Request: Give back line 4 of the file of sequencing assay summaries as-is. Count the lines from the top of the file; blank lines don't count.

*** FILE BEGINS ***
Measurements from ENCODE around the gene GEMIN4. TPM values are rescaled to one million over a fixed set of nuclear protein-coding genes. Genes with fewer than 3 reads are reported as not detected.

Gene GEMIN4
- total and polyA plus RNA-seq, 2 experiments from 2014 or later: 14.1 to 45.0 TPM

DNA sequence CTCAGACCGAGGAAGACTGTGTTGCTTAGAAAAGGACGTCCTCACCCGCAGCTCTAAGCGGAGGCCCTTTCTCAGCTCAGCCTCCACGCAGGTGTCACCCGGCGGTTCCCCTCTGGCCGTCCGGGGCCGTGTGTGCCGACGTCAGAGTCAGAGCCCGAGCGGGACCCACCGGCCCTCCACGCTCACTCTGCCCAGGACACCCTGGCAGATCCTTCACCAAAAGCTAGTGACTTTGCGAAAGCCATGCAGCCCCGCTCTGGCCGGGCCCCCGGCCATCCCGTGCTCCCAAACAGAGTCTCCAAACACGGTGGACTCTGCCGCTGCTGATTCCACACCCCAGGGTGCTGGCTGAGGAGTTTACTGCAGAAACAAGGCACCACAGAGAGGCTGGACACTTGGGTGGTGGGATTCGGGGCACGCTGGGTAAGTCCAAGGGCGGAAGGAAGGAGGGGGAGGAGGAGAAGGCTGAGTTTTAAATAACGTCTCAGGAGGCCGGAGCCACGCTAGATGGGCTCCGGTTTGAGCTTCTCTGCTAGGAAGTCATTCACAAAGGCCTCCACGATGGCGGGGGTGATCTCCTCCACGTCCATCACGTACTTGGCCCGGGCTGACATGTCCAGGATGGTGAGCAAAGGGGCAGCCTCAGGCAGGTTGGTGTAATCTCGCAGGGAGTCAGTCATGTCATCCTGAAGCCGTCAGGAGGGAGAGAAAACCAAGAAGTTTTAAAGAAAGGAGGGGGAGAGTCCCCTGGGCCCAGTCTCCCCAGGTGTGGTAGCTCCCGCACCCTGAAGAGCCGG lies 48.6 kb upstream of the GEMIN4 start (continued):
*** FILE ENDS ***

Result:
DNA sequence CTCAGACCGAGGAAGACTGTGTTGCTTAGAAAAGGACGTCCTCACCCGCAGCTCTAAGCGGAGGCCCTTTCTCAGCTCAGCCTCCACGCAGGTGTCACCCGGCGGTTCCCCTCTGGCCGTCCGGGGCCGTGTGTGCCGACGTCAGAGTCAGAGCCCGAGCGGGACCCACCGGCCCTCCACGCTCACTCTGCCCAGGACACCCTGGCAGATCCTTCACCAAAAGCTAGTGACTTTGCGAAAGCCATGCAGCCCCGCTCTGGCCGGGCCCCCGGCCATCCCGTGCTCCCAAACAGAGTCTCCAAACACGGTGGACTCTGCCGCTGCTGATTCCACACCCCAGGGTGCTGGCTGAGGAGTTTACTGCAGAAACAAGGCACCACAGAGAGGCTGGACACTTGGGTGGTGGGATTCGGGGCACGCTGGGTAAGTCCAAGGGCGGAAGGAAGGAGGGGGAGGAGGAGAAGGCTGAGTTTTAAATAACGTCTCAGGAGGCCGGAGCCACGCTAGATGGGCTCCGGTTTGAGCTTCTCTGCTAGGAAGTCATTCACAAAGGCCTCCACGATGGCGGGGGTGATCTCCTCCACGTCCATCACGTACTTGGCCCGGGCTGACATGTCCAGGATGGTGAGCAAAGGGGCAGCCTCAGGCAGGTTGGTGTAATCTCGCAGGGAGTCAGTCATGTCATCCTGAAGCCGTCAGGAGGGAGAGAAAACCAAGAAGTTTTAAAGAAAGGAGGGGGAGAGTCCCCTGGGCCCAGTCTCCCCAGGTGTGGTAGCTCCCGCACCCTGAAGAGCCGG lies 48.6 kb upstream of the GEMIN4 start (continued):